Fairy Tale Factum:
Hooting Ursula is a wonderful illustration of elements commonly encountered in German folk tales. At first glance, the narrative offers a confusing combination of Christian images and pagan beliefs. Despite a complex story line and a rather dark sub-text, the tale remains witty and fun.
What we modern readers take from the story is probably quite different from what the earliest audience would have understood. If we accept the premise that such tales, based on an oral tradition, reflect values and attitudes of a time long past, we come a step closer toward deciphering the original meaning.
In 12th century Europe pagan sentiments still persisted: demons and other malevolent spirits took nightly flights through the woods. In some traditions, these apparitions were said to be the wild huntsman led by a hooting owl; in others, an entire army of ghosts and spirits assembled and rampaged through the forest. Frouwa was the Norse goddess of war, love and magic. She had numerous powers including the ability to change into a hawk or owl and the cat was her sacred animal. As patroness of witches, it was likely Frouwa who initiated the annual assembly on Walpurgisnacht, the night of April 30 to May 1st. On this night witches flew from all directions on broomsticks to dance, drive away the last remnants of snow and herald the beginning of spring.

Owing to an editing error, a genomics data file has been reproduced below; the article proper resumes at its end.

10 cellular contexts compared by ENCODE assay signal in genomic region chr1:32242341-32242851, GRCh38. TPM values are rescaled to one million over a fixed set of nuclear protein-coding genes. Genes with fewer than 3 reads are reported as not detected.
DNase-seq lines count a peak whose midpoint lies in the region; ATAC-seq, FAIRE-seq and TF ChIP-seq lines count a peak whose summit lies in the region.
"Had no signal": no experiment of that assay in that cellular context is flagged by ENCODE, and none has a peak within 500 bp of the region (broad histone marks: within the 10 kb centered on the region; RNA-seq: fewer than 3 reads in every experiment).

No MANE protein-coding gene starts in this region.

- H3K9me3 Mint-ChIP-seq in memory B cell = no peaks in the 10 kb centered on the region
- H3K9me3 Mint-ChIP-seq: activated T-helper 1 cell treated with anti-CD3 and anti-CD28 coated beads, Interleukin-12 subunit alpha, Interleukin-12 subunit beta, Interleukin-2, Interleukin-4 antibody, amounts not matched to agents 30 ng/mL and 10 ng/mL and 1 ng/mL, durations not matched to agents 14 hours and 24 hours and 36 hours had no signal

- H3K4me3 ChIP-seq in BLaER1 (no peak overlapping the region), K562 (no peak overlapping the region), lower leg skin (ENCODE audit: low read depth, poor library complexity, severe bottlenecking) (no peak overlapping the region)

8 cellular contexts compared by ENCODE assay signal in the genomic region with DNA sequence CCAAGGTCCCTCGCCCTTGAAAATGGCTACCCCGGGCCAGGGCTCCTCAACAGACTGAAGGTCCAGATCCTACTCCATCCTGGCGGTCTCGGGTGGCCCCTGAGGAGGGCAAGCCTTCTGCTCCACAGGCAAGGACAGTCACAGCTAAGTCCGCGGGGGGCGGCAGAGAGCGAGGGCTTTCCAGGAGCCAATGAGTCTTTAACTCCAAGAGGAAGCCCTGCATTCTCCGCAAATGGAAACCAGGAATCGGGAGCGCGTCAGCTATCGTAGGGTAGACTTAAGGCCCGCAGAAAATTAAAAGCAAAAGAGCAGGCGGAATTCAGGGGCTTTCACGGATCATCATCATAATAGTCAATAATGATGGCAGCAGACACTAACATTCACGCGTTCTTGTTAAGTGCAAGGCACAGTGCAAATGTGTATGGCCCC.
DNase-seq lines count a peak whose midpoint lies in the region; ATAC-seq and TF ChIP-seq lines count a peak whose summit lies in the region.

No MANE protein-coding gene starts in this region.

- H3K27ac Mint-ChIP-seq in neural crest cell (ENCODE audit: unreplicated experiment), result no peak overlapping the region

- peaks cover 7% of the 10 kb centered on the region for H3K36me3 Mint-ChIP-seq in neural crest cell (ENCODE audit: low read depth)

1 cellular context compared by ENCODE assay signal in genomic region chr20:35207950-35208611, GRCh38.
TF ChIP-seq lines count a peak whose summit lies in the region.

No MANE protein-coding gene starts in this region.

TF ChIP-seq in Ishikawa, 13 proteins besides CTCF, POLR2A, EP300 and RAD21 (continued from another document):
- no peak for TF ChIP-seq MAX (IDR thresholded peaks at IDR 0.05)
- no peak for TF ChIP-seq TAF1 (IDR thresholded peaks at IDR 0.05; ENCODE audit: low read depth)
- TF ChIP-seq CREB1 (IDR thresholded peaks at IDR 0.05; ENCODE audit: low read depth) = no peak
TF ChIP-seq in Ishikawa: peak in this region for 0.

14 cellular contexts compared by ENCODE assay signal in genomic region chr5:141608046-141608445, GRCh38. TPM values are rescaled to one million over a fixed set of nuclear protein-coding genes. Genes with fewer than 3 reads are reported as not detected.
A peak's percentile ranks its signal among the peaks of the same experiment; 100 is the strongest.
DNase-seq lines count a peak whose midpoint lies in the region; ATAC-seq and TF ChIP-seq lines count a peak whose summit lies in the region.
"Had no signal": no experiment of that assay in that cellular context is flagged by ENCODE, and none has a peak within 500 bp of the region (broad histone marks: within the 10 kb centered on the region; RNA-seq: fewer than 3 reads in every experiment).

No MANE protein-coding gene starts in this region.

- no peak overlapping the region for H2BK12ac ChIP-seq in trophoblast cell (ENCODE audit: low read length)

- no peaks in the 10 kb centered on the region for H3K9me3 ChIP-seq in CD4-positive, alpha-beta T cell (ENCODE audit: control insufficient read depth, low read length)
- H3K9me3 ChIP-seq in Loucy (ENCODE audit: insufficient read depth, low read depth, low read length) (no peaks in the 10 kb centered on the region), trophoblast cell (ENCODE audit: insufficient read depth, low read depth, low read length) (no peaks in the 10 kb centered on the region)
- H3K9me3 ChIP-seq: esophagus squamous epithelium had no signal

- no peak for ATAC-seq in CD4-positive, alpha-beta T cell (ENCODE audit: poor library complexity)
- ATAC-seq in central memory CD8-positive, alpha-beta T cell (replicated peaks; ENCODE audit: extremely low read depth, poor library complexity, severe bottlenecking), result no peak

This story starts with the ancient pagan notion of witches and devils taking flight through the air but gives it a Christian explanation: Hooting Ursula was originally a nun gone bad. In fact it was the church that exorcised and banished such spirits and in the end it is the Christian God that is shown to have power over life, demons and creation.
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